"Are you doing anything fun this weekend?"
"I might be visiting my parents."
"I haven't seen my parents in a few weeks, myself."
"How have they been?"
"They're going on a cruise in July!"
"Wow, are they excited?"
"They won't stop talking about it."
To you and me, the above interaction is easy to track. In fact, I'm fairly certain that you've had conversations just like this in real life. But even in its simplicity, this conversation is laced with nuance, intuition, and assumptions—things that I'm not quite certain we would be able to replicate at a binary level. Let me show you:
Pictured here is a conversation I had with Cleverbot. For anyone not familiar with the ai, I was the first line (black), and the chatbot was the second line (blue). You can see that non-sequiturs abound in this "conversation." But that's because the nature of human language is contextually interpretive.
Let's deconstruct the above conversation in terms a computer would be able to understand.
This is a simple statement. It's a pretty easy statement to follow up, and the chatbot does (albeit in a sort of creepy manner).
"What would you like to eat, Master?"
The next part of the conversation is something that you might have taken for granted, but it's where the conversation took an immediate turn into a ditch—and it was technically my fault.
"I like sushi."
This is what I meant earlier by language is contextually interpretive. I responded with a fact about myself, when the chatbot was asking me to name a noun. What I should have said is "I would like to eat sushi," or simply, "sushi." Since I responded with something that didn't apply to the original question, I introduced a non-sequitur to the conversation, something computers don't do very well with, as evidenced by the chatbot's response:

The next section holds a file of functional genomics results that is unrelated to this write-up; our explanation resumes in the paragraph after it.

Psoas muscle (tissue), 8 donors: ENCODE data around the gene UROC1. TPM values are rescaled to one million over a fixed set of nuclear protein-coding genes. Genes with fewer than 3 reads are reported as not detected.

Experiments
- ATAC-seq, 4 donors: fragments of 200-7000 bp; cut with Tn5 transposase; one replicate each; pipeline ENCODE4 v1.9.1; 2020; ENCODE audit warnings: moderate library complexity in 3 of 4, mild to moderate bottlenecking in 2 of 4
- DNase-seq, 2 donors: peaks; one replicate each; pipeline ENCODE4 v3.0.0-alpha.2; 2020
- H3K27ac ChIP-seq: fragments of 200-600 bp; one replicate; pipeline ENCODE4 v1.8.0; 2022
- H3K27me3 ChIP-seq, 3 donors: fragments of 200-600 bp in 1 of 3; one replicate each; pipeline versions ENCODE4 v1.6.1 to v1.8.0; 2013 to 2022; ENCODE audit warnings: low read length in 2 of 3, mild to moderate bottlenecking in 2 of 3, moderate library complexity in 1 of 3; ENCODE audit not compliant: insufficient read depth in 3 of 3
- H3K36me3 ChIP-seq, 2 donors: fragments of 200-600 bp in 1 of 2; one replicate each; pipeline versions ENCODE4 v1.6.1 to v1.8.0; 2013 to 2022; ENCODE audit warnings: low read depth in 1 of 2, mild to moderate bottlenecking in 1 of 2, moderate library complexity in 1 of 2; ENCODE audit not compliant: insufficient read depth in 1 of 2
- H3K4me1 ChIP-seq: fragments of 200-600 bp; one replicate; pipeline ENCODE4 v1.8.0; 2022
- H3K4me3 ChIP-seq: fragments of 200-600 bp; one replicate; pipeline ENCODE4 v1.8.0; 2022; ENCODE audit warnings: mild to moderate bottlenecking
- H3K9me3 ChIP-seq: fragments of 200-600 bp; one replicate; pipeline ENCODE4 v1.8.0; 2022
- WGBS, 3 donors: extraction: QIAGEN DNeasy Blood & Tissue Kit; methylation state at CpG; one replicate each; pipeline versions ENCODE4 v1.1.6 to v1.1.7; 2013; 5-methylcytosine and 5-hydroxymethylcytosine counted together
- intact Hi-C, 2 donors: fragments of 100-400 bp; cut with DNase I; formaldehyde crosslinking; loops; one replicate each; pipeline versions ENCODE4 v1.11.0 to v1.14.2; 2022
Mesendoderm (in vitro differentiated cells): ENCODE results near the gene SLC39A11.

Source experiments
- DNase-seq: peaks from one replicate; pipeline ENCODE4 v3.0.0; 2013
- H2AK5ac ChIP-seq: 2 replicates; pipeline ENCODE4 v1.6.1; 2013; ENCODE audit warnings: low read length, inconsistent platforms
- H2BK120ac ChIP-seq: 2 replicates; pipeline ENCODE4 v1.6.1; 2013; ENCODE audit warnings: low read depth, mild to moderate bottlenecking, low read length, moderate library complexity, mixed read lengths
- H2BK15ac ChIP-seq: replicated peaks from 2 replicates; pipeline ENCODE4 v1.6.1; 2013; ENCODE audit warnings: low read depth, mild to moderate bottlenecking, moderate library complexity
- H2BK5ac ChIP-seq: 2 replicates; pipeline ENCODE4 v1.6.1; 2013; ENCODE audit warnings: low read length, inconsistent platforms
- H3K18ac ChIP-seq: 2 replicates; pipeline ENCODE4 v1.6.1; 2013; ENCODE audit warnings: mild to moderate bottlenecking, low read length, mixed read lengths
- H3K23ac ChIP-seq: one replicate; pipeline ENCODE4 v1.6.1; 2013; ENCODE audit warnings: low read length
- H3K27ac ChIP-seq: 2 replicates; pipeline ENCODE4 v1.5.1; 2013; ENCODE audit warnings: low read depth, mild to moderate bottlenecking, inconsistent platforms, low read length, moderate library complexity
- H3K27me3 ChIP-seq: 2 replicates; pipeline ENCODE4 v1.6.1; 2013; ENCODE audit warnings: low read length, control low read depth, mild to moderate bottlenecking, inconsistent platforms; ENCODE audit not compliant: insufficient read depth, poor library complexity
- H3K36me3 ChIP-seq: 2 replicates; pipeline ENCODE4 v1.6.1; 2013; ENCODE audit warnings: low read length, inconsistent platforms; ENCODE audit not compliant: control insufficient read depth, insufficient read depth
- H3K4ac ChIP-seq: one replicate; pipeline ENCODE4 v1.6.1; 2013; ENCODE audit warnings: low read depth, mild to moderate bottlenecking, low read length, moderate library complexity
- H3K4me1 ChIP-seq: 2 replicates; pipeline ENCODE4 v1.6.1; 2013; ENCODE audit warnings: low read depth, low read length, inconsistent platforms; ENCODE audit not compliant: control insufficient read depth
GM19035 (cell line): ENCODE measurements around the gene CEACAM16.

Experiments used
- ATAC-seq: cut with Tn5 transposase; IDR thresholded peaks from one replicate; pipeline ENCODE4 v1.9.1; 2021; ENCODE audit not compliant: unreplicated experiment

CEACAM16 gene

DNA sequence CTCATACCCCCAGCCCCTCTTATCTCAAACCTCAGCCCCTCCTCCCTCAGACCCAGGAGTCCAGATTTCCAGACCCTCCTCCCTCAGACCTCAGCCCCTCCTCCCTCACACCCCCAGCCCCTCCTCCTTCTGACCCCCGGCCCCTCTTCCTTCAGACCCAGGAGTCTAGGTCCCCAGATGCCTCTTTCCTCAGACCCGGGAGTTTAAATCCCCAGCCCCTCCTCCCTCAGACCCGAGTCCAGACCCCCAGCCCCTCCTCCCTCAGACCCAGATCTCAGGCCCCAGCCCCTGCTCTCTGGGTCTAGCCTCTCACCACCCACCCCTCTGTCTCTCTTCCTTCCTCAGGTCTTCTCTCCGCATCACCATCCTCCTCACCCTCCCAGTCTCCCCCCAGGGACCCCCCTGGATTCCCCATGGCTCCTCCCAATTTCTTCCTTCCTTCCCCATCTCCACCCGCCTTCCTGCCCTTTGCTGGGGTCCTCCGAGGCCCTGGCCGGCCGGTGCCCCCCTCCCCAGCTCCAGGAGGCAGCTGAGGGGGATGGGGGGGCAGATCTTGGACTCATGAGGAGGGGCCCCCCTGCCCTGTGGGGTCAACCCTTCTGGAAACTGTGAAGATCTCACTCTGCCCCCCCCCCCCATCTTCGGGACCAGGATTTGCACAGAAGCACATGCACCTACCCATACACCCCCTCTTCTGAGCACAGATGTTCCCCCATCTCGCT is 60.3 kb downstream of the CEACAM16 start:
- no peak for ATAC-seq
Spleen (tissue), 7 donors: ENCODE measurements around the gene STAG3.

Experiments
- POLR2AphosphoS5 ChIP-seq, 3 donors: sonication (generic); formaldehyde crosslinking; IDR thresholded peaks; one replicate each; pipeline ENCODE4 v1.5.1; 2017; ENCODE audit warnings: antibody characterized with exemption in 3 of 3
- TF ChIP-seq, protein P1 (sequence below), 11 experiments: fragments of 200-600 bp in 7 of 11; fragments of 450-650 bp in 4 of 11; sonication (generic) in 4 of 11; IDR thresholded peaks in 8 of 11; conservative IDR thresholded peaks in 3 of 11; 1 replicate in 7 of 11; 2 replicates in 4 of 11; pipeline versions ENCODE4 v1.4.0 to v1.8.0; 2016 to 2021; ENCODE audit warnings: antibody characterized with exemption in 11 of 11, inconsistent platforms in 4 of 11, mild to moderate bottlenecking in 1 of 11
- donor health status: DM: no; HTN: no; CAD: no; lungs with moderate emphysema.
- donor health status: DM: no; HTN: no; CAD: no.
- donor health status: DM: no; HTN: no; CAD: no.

"Do you have a family?"
Another non-sequitur. It responded to my non-answer of the original question with a new, unrelated question, because it couldn't reconcile my non-sequitur within the context of "what would you like to eat?" I may as well have said "I have a collection of Taylor Swift posters." Like any human, I naturally tried to bring the conversation back around.
"What does that have to do with my hunger?"
"You asked the question."
Here, we see that the chatbot was looking for a binary response again: yes or no. Instead, I answered its question with a question that it perceived as unrelated. So it threw out the first thing that it thought made sense. But it didn't. To us.
Here's an example of a conversation where I played by all of the rules:
You'll have to excuse the terrible spelling—it learns from other users, and as we all know, humans can be incredibly stupid. But the conversation stands up well. I stated a fact. It responded with a command related to that fact. I responded with a related fact. It asked me a related question. I responded with an actual response to that question. It asked a new, sort-of-related question:
"Are you Japanese?”
The way AI works right now is typically self-contextual within a certain limit. That is to say, AI only talks and responds within the context of the previous thing said to it—it can not extrapolate answers the way humans can. For example, when you say to me, "what do you want to eat?" and I reply, "I like sushi," you contextually infer that I am saying "I would like to eat sushi," even though in reality, that's not what I said at all.
Try noticing this in your day-to-day conversations. Whenever you're talking with somebody, see if the things you say actually relate to the previous thing said. I'll bet that a lot of the times, they take some extra inference to truly have a natural conversation. It might seem like something very simple, but it's in fact a very complex process that happens in our heads. To hear a non-sequitur response and be able to intuitively understand it, you have to think about everything that has been previously said, think about what was just currently said, cross-reference that statement with every other statement about the topic at hand, make a reasonable deduction about which two statements relate the best, and then respond back based on all this information.
For example, if a chatbot asks:
"What do you want to eat?"
As long as you respond with a noun, or a transitive sentence using the verb eat, and involving a noun, the sentence makes sense to the chatbot, even if it's absurd to us.
"Why do you want to eat rocks?"
"I like eating rocks."
"Eating rocks is bad for your teeth."
"My teeth are fine."
"How many teeth do you have?"
I very much doubt that we'll ever be able to distill contextual conversation to a binary response. After all, everything that computers do comes back to a choice: 1 or 0. Without a direct path to that choice, the logic fails. And conversation is certainly not logical.